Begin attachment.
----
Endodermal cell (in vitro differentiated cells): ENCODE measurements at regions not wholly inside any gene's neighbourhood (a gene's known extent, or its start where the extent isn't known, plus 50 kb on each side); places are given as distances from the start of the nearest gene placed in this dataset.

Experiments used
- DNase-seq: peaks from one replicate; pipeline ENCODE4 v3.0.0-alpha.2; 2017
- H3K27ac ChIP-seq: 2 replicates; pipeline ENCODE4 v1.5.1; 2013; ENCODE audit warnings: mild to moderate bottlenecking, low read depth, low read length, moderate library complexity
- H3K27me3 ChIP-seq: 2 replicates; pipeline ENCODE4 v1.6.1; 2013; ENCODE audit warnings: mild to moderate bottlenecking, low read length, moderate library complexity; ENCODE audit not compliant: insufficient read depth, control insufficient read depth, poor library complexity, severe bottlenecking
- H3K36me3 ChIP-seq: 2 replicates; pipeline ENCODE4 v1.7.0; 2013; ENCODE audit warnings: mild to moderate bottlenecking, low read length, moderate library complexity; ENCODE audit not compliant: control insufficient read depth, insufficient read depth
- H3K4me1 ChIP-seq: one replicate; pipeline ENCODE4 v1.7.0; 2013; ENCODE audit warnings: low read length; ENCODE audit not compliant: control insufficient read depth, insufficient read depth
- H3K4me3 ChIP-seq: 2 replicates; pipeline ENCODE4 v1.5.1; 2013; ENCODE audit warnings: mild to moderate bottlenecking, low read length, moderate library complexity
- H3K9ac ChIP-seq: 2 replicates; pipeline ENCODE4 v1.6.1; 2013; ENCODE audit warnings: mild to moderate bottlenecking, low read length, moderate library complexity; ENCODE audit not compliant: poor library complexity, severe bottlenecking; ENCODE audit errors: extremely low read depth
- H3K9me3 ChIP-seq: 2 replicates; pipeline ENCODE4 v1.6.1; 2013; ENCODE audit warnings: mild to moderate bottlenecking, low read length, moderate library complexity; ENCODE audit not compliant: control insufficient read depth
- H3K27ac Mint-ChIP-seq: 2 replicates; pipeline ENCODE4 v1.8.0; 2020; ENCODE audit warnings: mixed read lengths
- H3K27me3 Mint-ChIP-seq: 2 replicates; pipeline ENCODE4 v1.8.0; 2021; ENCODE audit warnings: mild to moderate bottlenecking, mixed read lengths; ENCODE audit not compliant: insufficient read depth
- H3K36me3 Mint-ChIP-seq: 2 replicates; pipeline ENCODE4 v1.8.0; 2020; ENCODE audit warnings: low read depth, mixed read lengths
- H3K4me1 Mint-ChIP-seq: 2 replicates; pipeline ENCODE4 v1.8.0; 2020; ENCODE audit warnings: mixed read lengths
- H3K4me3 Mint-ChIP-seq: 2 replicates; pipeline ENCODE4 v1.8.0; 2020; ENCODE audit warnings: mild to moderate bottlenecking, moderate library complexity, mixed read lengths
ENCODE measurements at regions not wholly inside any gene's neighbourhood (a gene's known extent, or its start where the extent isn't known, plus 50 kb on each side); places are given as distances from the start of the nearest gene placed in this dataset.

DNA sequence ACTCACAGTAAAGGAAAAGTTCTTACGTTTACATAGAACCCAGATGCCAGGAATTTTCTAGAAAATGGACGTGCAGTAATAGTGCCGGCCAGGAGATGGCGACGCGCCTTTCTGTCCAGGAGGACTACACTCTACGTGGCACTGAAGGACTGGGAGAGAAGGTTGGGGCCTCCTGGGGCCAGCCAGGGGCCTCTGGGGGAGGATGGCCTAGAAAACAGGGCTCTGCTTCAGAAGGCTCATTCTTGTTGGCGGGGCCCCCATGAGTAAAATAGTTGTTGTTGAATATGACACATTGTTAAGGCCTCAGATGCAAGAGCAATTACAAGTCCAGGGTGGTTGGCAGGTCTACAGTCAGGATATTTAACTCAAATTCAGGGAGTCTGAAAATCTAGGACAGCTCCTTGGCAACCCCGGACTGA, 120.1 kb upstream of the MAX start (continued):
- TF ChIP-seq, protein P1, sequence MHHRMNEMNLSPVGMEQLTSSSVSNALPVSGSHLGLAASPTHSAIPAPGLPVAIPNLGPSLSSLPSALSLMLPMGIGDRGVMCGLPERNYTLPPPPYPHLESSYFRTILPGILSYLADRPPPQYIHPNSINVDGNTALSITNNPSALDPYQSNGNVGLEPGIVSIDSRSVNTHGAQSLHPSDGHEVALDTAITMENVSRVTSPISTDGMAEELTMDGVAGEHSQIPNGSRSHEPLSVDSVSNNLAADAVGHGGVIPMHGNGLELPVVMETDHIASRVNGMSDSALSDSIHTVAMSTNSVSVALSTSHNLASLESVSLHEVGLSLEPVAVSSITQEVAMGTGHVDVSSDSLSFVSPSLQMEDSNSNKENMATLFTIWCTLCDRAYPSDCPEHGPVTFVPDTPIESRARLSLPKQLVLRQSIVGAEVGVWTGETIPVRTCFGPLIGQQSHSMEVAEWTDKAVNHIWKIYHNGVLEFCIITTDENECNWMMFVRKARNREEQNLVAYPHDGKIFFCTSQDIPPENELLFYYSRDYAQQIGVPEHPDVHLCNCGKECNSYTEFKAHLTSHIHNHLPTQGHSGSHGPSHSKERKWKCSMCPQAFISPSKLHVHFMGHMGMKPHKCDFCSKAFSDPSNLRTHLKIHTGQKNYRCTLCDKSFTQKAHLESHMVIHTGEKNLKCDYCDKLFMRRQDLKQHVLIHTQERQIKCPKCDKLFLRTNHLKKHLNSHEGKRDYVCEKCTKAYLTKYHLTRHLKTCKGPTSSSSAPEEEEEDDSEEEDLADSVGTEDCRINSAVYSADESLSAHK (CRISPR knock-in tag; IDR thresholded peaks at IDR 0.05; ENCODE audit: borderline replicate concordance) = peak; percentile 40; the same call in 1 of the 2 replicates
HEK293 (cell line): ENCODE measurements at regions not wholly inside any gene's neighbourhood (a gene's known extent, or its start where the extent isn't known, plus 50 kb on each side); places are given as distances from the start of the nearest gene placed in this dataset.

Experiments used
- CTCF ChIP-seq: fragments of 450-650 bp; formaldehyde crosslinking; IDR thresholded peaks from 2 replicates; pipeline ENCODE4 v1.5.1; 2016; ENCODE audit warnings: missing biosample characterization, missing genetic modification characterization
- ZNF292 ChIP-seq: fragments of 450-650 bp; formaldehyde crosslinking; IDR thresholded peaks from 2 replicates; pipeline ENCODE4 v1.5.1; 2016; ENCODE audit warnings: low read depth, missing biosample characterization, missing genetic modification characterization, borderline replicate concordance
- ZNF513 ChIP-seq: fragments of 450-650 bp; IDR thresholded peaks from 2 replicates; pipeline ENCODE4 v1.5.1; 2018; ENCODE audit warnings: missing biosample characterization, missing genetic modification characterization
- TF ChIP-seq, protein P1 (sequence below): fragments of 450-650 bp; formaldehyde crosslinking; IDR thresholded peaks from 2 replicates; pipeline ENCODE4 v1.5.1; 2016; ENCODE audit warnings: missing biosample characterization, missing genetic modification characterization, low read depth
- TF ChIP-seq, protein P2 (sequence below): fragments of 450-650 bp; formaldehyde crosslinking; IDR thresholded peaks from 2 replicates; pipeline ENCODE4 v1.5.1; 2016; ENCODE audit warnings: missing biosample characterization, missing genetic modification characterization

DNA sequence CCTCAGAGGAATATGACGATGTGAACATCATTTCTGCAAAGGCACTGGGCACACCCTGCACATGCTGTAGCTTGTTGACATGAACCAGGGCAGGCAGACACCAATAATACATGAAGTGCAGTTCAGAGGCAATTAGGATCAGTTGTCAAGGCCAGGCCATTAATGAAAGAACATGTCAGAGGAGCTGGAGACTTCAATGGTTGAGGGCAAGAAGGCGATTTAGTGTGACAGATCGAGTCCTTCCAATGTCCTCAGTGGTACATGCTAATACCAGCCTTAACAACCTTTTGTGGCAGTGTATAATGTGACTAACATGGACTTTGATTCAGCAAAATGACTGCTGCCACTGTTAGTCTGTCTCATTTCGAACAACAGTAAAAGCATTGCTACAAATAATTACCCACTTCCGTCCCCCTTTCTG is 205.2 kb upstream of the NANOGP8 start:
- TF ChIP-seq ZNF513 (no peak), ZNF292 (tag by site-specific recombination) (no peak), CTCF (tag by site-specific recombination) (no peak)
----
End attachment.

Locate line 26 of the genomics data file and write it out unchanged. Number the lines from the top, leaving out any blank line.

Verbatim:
DNA sequence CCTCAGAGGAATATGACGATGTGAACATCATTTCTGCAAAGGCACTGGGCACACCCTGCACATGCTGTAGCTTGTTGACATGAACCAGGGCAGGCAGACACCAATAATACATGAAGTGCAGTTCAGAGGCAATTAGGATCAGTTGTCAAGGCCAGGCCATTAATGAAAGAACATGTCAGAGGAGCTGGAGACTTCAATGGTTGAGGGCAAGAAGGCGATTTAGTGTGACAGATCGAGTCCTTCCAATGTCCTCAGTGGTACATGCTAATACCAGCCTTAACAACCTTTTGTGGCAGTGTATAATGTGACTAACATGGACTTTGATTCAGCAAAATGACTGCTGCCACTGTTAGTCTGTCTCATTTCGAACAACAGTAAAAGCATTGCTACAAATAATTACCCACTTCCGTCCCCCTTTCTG is 205.2 kb upstream of the NANOGP8 start: